The expressed intent of the Agnos Act was to establish “a system of standards and procedures ․ which provide for a uniform determination of child support awards throughout the state, and which assures that, dependent upon the financial ability of each parent to do so, no child receives a support award less than would otherwise be established as the need for that child under the AFDC program.” (§ 4720, subd. (d).)
Pursuant to Agnos, “[t]he level of child support resulting from the application of the formula established by this chapter shall be treated as the minimum award for support. It is the intention of the Legislature that the court shall use the guidelines in use in its county to establish the child support award. However, in no event shall the court award less than the mandatory minimum child support allowable pursuant to this chapter. In setting an award higher than the mandatory minimum, the court shall be guided by the criteria set forth in applicable statutes, relevant case law, and state and local guidelines, so long as they are not in conflict with the provisions of this chapter.” (§ 4720, subd. (d).)
“It is the intention of the Legislature that the courts shall adhere to the principles set forth in this chapter and shall depart from them only in exceptional circumstances.” (§ 4720, subd. (e).) The exceptional circumstances are set forth in section 4725 and must be specifically found by the court. None are applicable here.
Under the Agnos Act, child support must be awarded at least at the mandatory minimum level, unless the statutorily-prescribed exceptional circumstances are present. A specific formula for arriving at that mandatory minimum is provided. (§§ 4721, 4722.) Discretionary factors like the child's need and the parent's ability to pay are considerations for an award greater than the mandatory minimum but not in determining and allocating the mandatory minimum. (In re Marriage of Kepley (1987) 193 Cal.App.3d 946, 951, 953, 238 Cal.Rptr. 691.)
Moreover, while need is an appropriate consideration where the support request exceeds the Agnos minimum, it is not the only consideration. Section 4720, subdivision (e) lists a variety of factors to be considered in determining whether a parent can pay more than the mandatory minimum, such as income, earning capacity, assets, “the income of his or her subsequent spouse,” and “the needs of the supported child or children.”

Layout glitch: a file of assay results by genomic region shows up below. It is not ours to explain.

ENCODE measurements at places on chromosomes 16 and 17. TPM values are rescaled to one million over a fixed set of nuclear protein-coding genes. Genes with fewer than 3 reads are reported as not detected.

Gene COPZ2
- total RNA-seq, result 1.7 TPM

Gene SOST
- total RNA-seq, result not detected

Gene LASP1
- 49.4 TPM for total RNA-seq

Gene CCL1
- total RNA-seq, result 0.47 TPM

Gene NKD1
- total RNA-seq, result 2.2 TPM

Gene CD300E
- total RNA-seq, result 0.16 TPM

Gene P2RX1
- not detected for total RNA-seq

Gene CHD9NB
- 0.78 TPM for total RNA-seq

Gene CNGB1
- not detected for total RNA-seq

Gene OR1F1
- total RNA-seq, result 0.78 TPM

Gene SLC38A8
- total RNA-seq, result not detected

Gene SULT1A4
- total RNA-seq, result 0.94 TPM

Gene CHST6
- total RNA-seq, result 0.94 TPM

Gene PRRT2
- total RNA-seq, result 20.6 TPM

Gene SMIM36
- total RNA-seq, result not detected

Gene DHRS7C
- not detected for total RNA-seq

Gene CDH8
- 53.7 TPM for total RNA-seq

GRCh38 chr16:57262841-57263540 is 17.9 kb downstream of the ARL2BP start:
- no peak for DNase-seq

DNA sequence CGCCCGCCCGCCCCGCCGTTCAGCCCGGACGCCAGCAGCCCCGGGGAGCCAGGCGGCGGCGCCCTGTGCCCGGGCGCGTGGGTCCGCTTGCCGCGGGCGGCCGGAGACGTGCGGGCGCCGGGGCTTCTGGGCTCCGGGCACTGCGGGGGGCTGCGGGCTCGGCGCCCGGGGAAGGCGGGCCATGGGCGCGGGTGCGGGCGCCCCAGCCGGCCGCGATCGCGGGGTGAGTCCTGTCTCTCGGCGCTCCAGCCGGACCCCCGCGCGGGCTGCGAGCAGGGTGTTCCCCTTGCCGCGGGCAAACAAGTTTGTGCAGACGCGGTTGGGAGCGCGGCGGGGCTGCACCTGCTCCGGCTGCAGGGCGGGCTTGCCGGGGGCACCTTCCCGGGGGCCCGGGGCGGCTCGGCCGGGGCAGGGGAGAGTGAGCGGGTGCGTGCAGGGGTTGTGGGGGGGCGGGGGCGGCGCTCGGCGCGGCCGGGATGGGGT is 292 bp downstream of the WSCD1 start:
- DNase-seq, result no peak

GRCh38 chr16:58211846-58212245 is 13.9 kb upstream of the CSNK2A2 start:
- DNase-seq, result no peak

“Upon request of either party, the court may award, and, when appropriate, is hereby urged to award a higher amount of child support than the mandatory minimum child support award,” in keeping with “the legislative intent that children share in their parents' standard of living․” (§ 4724, subd. (a); emphasis added.) It appears that the supported boys here did not share in their father's standard of living, and that the trial court never considered whether the income of husband's current spouse increased his ability to pay more than the mandatory minimum.
In In re Marriage of Norvall (1987) 192 Cal.App.3d 1047, 1052, 237 Cal.Rptr. 770, the trial court based its award on the parties' income and expense declarations, without making the calculations required by Agnos. The case was remanded for recomputation pursuant to Agnos because the Legislature intended that the Agnos formula apply unless the statutory exceptions are present. (Id., at p. 1054, 237 Cal.Rptr. 770.) Similarly here, we remand because the trial court ruled against wife on the basis of her income and expense declaration, without analyzing the case in terms of the Agnos Act. It is appropriate that the trial court also reconsider the issue of attorney's fees upon remand in light of this opinion.
The judgment is reversed and remanded for further proceedings consistent with this opinion. Costs and attorneys fees on appeal to appellant.
1. All statutory references are to the Civil Code unless otherwise stated.
WOODS, Presiding Justice.
GEORGE and ROTHMAN *, JJ., concur.